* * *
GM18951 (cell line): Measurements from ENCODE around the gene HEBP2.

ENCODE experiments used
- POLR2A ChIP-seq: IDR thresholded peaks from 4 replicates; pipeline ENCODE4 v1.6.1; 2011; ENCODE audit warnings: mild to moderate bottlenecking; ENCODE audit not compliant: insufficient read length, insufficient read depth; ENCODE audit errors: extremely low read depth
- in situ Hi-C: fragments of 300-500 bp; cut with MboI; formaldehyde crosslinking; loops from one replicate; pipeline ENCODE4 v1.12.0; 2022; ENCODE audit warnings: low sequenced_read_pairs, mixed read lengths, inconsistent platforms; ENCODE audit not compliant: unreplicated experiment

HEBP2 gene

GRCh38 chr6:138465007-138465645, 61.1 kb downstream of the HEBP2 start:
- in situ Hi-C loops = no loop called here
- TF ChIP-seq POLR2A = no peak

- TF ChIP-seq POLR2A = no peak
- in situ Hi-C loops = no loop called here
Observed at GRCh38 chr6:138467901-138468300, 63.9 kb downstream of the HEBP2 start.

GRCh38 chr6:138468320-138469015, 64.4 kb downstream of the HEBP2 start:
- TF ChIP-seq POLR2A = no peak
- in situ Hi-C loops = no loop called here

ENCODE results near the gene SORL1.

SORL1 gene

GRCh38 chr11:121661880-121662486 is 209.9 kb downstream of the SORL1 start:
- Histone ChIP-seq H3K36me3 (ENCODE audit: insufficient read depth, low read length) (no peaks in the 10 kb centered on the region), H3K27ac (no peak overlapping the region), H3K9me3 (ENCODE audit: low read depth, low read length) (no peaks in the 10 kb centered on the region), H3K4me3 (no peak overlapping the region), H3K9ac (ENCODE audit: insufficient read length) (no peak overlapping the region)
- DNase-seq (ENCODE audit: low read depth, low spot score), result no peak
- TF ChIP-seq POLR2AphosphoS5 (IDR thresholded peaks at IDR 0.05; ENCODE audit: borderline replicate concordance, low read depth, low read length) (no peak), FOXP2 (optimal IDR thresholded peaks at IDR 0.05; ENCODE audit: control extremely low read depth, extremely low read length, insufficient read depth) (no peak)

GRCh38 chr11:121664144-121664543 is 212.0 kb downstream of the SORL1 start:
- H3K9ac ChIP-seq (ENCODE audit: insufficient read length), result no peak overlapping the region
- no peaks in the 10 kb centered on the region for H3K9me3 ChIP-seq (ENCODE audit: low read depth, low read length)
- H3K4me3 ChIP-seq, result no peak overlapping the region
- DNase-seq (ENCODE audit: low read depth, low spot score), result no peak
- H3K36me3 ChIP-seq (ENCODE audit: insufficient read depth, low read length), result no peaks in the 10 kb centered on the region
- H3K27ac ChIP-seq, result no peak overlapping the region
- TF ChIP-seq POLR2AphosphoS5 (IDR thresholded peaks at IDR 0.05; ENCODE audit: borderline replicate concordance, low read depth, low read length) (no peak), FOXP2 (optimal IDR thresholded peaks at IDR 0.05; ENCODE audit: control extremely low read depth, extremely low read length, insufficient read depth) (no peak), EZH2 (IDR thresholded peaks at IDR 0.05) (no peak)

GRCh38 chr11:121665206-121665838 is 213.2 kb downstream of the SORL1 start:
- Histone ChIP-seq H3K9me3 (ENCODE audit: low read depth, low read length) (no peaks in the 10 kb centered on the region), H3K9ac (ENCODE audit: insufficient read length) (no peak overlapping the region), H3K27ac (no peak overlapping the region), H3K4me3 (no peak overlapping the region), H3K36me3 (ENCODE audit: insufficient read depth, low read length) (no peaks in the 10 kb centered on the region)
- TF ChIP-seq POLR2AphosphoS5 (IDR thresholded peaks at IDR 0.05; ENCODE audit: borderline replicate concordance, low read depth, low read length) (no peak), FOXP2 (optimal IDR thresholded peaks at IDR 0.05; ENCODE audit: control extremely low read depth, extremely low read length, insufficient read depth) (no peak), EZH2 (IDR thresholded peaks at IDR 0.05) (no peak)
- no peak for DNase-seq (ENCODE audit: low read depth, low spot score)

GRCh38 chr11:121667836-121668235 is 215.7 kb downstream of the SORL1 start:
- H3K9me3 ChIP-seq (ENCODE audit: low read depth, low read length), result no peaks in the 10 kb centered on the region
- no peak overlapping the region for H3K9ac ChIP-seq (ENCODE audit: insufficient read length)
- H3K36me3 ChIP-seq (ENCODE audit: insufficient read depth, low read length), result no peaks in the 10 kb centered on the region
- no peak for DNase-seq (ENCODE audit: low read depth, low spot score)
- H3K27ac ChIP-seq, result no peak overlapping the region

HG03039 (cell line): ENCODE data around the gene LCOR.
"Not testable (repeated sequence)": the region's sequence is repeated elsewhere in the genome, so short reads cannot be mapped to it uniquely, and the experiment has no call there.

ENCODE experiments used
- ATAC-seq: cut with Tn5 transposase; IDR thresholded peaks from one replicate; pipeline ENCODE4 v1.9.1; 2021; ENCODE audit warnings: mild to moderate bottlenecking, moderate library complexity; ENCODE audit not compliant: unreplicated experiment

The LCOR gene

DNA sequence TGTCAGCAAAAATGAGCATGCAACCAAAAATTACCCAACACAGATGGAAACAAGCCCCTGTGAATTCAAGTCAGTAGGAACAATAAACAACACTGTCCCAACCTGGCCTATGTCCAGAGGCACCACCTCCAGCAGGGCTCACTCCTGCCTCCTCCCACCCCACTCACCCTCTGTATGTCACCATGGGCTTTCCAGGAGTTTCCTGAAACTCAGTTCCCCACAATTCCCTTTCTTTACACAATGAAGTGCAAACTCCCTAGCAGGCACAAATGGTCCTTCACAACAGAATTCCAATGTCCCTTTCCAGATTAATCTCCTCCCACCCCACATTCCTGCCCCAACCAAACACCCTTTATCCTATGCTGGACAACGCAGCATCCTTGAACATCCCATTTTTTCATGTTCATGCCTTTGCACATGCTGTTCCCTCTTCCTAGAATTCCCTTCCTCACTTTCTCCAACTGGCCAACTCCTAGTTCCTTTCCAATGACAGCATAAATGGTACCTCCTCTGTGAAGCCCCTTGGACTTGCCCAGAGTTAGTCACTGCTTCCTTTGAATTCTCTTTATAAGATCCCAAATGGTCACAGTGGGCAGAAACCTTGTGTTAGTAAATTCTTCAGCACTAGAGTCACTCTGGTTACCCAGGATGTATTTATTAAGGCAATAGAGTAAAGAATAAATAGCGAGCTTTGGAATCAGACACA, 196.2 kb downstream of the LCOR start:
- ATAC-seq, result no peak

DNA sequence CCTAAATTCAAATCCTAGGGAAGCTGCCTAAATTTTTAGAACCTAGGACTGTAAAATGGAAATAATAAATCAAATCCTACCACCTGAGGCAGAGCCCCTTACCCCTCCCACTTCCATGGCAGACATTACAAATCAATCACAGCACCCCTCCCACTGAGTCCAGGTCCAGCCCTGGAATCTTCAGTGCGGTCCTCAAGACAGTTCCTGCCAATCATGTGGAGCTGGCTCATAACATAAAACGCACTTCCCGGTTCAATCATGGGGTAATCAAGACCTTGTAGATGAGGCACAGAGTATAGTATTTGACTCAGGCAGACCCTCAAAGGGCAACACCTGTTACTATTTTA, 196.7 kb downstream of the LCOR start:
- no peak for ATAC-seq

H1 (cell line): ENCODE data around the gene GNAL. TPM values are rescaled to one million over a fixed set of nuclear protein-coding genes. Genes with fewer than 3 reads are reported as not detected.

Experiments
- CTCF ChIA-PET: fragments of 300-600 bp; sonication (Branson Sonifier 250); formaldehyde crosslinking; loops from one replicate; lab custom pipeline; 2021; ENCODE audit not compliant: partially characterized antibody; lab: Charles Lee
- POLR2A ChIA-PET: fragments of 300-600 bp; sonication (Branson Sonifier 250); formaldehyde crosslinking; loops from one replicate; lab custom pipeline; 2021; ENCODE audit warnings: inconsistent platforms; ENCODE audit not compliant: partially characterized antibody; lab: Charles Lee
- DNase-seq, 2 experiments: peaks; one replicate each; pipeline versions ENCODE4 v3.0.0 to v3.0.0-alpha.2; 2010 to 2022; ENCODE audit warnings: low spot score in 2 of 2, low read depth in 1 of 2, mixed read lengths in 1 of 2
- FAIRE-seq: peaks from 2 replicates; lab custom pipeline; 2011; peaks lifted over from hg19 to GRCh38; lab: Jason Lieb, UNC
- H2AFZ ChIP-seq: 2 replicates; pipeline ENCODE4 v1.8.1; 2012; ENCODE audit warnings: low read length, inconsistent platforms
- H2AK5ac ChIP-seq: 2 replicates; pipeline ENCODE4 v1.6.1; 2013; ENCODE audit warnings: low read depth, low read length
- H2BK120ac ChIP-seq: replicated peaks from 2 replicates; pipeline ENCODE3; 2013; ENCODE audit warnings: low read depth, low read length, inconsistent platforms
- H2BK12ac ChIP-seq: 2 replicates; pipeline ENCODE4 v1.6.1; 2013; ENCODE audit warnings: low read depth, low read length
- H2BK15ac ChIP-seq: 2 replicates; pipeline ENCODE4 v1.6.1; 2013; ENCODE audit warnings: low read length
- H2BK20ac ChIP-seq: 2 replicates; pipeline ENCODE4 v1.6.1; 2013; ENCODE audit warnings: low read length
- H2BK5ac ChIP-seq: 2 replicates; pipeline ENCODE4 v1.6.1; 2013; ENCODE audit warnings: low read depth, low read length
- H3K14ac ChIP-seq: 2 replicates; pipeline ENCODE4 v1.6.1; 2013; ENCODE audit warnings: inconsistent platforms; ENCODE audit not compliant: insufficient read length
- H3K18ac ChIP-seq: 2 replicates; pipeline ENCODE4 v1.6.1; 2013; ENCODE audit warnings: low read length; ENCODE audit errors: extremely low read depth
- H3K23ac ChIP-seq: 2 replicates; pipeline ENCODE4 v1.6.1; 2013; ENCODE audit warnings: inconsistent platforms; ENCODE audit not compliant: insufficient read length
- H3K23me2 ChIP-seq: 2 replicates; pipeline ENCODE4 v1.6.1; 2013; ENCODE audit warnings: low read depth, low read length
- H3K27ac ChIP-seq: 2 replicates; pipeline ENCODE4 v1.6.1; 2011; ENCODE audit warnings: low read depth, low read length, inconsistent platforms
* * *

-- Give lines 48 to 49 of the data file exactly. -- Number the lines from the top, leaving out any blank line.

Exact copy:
H1 (cell line): ENCODE data around the gene GNAL. TPM values are rescaled to one million over a fixed set of nuclear protein-coding genes. Genes with fewer than 3 reads are reported as not detected.

Experiments